The Poems of Henry Van Dyke eBook

This eBook from the Gutenberg Project consists of approximately 235 pages of information about The Poems of Henry Van Dyke.

  Then weary seems the street parade,
  And weary books, and weary trade: 
    I’m only wishing to go a-fishing;
  For this the month of May was made.

II

  I guess the pussy-willows now
  Are creeping out on every bough
    Along the brook; and robins look
  For early worms behind the plough.

  The thistle-birds have changed their dun,
  For yellow coats, to match the sun;
    And in the same array of flame
  The Dandelion Show’s begun.

  The flocks of young anemones
  Are dancing round the budding trees: 
    Who can help wishing to go a-fishing
  In days as full of joy as these?

III

  I think the meadow-lark’s clear sound
  Leaks upward slowly from the ground,
    While on the wing the bluebirds ring
  Their wedding-bells to woods around.

  The flirting chewink calls his dear
  Behind the bush; and very near,
    Where water flows, where green grass grows,
  Song-sparrows gently sing, “Good cheer.”

  And, best of all, through twilight’s calm
  The hermit-thrush repeats his psalm. 
    How much I’m wishing to go a-fishing
  In days so sweet with music’s balm!

IV

  ’Tis not a proud desire of mine;
  I ask for nothing superfine;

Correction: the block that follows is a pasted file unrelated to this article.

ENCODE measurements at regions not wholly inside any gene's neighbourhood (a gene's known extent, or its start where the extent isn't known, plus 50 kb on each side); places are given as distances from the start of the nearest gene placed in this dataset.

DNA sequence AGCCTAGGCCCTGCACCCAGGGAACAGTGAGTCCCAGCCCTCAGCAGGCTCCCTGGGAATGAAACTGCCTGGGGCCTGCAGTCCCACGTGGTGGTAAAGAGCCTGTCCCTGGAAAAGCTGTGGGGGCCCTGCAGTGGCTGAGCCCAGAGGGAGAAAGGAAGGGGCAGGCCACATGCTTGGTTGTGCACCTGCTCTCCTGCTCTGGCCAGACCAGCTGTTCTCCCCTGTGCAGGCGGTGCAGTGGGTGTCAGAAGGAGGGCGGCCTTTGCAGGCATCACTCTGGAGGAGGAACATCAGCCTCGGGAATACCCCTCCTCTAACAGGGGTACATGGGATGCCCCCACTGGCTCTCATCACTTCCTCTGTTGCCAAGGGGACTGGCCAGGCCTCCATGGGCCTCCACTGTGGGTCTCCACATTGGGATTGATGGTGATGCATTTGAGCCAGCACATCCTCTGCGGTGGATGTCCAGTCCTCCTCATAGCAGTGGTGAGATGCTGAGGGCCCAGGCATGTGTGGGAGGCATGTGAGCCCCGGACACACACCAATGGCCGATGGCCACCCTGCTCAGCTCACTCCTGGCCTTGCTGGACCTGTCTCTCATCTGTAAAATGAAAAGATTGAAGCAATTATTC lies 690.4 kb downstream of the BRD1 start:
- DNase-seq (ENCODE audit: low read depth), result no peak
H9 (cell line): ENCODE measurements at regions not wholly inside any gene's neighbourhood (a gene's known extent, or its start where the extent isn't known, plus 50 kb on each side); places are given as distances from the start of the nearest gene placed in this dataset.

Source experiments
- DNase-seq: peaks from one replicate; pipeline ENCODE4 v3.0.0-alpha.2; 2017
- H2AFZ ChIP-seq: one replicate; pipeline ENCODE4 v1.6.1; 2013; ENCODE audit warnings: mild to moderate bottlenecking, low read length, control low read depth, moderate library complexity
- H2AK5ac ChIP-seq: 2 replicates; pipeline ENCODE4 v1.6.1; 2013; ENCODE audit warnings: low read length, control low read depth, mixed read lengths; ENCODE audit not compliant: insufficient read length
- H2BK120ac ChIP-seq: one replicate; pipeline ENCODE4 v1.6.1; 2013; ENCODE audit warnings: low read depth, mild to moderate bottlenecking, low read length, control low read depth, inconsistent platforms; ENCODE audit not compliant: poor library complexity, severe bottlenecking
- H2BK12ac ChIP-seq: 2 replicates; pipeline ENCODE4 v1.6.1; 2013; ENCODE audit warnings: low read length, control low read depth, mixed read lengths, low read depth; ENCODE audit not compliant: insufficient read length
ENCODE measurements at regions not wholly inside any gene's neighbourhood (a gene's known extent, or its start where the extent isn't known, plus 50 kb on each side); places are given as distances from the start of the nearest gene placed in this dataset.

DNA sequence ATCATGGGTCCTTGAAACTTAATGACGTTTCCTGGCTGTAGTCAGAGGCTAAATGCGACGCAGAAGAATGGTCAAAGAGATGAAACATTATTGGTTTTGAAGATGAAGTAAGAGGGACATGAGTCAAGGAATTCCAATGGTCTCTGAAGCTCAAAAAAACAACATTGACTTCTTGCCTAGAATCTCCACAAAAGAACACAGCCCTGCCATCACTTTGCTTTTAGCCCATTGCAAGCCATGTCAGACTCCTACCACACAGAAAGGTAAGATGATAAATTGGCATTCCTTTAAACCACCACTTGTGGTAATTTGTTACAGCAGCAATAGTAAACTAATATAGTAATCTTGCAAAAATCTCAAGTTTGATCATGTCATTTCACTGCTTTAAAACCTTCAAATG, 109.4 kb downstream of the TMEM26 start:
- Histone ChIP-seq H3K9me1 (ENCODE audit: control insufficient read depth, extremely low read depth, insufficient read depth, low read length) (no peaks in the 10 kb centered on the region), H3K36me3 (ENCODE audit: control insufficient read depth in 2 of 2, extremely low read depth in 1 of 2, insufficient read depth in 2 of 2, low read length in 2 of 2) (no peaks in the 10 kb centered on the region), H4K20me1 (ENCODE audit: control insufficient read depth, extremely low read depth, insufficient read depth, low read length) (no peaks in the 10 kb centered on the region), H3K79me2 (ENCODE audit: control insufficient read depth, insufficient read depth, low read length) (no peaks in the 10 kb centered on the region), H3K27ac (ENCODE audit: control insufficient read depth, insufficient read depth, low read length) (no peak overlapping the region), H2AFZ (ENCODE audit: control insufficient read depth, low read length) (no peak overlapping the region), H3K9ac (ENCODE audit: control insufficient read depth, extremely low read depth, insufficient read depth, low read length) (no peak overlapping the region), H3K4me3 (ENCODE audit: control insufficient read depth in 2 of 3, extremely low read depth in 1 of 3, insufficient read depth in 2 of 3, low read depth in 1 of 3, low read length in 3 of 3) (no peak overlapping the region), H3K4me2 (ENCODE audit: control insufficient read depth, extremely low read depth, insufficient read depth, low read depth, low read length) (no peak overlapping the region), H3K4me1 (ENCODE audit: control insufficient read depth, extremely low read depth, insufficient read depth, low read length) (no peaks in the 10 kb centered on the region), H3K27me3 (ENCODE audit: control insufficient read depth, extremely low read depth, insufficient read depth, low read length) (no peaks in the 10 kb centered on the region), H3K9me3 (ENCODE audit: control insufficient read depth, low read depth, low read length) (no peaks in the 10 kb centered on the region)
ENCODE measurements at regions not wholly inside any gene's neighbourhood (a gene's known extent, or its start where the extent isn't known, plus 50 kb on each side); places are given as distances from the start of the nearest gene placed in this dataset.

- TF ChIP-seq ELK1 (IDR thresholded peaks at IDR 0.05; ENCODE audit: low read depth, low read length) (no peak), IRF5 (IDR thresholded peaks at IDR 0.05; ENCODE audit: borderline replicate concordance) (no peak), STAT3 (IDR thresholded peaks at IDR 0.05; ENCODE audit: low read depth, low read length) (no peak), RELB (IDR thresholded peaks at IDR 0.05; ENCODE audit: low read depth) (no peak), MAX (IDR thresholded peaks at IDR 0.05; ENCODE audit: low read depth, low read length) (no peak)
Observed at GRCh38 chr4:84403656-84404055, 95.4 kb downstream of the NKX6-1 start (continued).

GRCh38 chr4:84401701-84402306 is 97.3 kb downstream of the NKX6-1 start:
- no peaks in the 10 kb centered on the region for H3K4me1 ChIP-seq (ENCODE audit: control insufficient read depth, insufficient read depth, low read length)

No heavy weight, no salmon great,
  To break the record, or my line.

  Only an idle little stream,
  Whose amber waters softly gleam,
    Where I may wade through woodland shade,
  And cast the fly, and loaf, and dream: 

  Only a trout or two, to dart
  From foaming pools, and try my art: 
    ’Tis all I’m wishing—­old-fashioned fishing,
  And just a day on Nature’s heart.

1894.

THE WHIP-POOR-WILL

  Do you remember, father,—­
    It seems so long ago,—­
  The day we fished together
    Along the Pocono? 
  At dusk I waited for you,
    Beside the lumber-mill,
  And there I heard a hidden bird
    That chanted, “whip-poor-will,”
    “Whippoorwill! whippoorwill!
    Sad and shrill,—­“whippoorwill!

  The place was all deserted;
    The mill-wheel hung at rest;
  The lonely star of evening
    Was throbbing in the west;
  The veil of night was falling;
    The winds were folded still;
  And everywhere the trembling air
    Re-echoed “whip-poor-will!”
    “Whippoorwill! whippoorwill!
    Sad and shrill,—­“whippoorwill!

  You seemed so long in coming,
    I felt so much alone;
  The wide, dark world was round me,
    And life was all unknown;
  The hand of sorrow touched me,
    And made my senses thrill
  With all the pain that haunts the strain
    Of mournful whip-poor-will.
    “Whippoorwill! whippoorwill!
    Sad and shrill,—­“whippoorwill!

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The Poems of Henry Van Dyke from Project Gutenberg. Public domain.
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